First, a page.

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Indoor Air Pollution Top 5 Health Risk

“It’s hard to come up with another problem that affects more people than indoor air pollution.” - Brian Leaderer, Professor of Environmental Health Sciences. Saturday Reader

While SARS, Anthrax and Small Pox get the headlines, indoor air pollution….otherwise known as mold, fungus, dust mites and everyday bacteria have quietly become a major threat to human health. According to the Environmental Protection Agency, indoor air can be 100 times more polluted than outdoor air. The EPA rates Indoor Air Quality as one of the top five most urgent environmental risks to public health. And, unlike outdoor air pollution, the problem is not restricted to the large metropolitan areas like New York and L.A. It doesn’t matter whether you live in the country or the city, you are at risk from indoor air pollution. And the culprit is your home.

Home. Sick Home.
Today’s tighter, better-insulated homes limit natural ventilation and trap indoor air contaminants inside. If too little outdoor air enters a dwelling or office, microorganisms can collect to levels that pose health and comfort problems. Without sufficient ventilation or air changes, the environment in homes can reach dangerous pollution levels. Certain types of air pollution thrive indoors and are especially bad for humans. Common airborne contaminants such as bacteria, mold, viruses, fungi, and pet dander can aggravate allergies and asthma and cause illness and disease.

“Homes with hot-air heating and central air have more of a likelihood of creating problems because they circulate the stuff,” says Jeffrey May, author of "My House is Killing Me: The Home Guide for Families with Allergies and Asthma" and owner of J. May Home Inspections Incorporated in Cambridge, Mass. The Wall Street Journal reports, “Improved building practices are at least partly responsible for the explosion in mold in the U.S. Things like vapor barriers and heavy caulking, now required by building codes, give trapped moisture no way to escape.” As a result, mold-related insurance claims reached a record $2.5 billion last year alone.

You Are What You Breathe.
According to the American College of Allergists, one-half of all illnesses are either caused or aggravated by poor indoor air quality. Effects of poor indoor air quality that may show up after a single exposure include eye, nose, and throat irritation, headaches, dizziness and fatigue. Long-term effects include respiratory diseases, heart disease, cancer, severe debilitation or even death. An important fact: Over 65% of all infections and allergies are passed from one person to the other through the air. The Detroit News reports, “Approximately 65 million of us suffer from allergies, asthma and other respiratory problems. Airborne contaminants can cause diseases such as influenza, hepatitis, tuberculosis, and pneumonia.”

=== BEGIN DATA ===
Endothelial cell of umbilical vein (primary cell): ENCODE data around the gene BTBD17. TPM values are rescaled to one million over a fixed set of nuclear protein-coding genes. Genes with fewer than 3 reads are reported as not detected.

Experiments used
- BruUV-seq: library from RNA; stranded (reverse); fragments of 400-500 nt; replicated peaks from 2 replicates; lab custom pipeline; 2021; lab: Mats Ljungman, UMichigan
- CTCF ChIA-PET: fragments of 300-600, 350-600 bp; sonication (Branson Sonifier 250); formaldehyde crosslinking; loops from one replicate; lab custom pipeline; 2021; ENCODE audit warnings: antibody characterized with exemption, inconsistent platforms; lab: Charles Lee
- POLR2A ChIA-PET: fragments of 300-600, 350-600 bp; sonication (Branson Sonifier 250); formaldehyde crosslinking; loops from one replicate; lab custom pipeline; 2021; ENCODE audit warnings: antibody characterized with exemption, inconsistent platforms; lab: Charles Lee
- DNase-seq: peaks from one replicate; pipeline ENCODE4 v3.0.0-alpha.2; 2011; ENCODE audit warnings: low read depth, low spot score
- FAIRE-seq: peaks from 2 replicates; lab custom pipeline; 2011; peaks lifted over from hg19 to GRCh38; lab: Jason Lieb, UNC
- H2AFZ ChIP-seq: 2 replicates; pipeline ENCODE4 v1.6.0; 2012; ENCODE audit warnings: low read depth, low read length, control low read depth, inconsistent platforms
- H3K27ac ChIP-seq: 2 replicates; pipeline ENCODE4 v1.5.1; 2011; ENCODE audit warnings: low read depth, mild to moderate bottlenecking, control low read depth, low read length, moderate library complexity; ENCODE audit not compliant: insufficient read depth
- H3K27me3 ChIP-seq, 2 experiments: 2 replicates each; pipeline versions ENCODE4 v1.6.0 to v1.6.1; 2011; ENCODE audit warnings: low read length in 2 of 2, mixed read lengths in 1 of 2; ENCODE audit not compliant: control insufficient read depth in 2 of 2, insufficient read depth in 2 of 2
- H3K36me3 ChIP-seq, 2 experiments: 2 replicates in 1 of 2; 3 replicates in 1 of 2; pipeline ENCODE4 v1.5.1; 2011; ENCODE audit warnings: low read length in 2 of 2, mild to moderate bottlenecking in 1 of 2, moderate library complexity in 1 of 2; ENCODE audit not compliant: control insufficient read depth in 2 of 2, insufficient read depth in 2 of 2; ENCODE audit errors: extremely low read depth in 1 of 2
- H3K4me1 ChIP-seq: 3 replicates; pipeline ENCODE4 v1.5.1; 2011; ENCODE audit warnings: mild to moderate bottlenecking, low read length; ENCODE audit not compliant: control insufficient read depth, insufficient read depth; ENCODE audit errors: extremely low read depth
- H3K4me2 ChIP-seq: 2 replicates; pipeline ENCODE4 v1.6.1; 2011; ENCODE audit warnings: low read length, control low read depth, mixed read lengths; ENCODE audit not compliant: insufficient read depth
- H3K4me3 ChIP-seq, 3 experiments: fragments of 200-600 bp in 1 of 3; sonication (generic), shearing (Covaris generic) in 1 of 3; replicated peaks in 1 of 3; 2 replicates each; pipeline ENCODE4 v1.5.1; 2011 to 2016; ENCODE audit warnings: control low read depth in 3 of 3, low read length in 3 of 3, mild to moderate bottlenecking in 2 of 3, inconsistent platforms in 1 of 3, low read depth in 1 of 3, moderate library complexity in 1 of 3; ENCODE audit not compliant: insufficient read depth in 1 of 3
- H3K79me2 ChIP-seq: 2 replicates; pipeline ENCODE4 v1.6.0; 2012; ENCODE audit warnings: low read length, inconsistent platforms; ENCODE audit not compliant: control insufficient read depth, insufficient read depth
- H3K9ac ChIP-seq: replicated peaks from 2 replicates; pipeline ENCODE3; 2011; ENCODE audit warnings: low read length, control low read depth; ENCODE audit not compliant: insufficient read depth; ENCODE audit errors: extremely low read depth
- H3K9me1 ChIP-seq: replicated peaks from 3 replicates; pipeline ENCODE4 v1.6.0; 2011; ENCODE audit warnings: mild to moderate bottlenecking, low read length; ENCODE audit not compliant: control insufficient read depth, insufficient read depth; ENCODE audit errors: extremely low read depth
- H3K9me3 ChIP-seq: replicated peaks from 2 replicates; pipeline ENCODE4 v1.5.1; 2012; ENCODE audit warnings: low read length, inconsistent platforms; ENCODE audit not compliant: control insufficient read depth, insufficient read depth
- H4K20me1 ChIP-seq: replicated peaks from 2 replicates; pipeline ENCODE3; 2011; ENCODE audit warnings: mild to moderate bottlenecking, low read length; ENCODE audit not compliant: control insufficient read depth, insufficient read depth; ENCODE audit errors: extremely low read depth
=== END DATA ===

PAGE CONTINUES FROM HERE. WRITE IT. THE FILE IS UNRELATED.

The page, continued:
Outdoors, the sun’s rays act as a natural outdoor air purification system, inhibiting the growth and reproduction of allergy and disease-causing bacteria, viruses, fungi & molds. Indoors, without fresh air and sunshine, these pollutants flourish, threatening the health and comfort of the inhabitants.

What about filters? Do they help?
Standard fiber filters are designed to trap particulates such as hair and dust and are ineffective in trapping germs, as most particles are simply too small, passing through the porous filter. And new, high efficiency (HEPA) style filters will only capture airborne bacteria down to a certain size. Microorganisms, by definition, are too small to be trapped by most filters and flow through the system undeterred. “Half a million mold spores will fit on the face of a dime,” according to a recent article in the New York Times.

NC/Triangle Air Quality Facts
The Triangle ranks 13th nationally among U.S. Metropolitan areas with the worst ozone air pollution – American Lung Association

The State of North Carolina has an entire division within the Department of Environment and Natural Resources that studies and measures outdoor air quality, but no one in that department is charged with the responsibility of monitoring indoor air.

Sources
Epa.gov/iaq. “The Inside Story: A guide to Indoor Air Quality”. Printed March 31, 2003.
Wall Street Journal. “Wet Winter has homeowners scrambling to fight mold: peering behind the walls” by June Fletcher. March 7, 2003.
"UVGI Design Basics" HPAC. January 2000:100
NY Times. “The Turmoil Over Mold in Buildings” by Denis Hevesi. March 23, 2003.
CNN.com. “Air pollution kills but, deaths can be prevented”. August 30, 1999. Printed March 31, 2003.
The Detroit News. “An Air Purification System Could Help Cut Down on Sickness…” by Glenn Haege. October 12, 2002.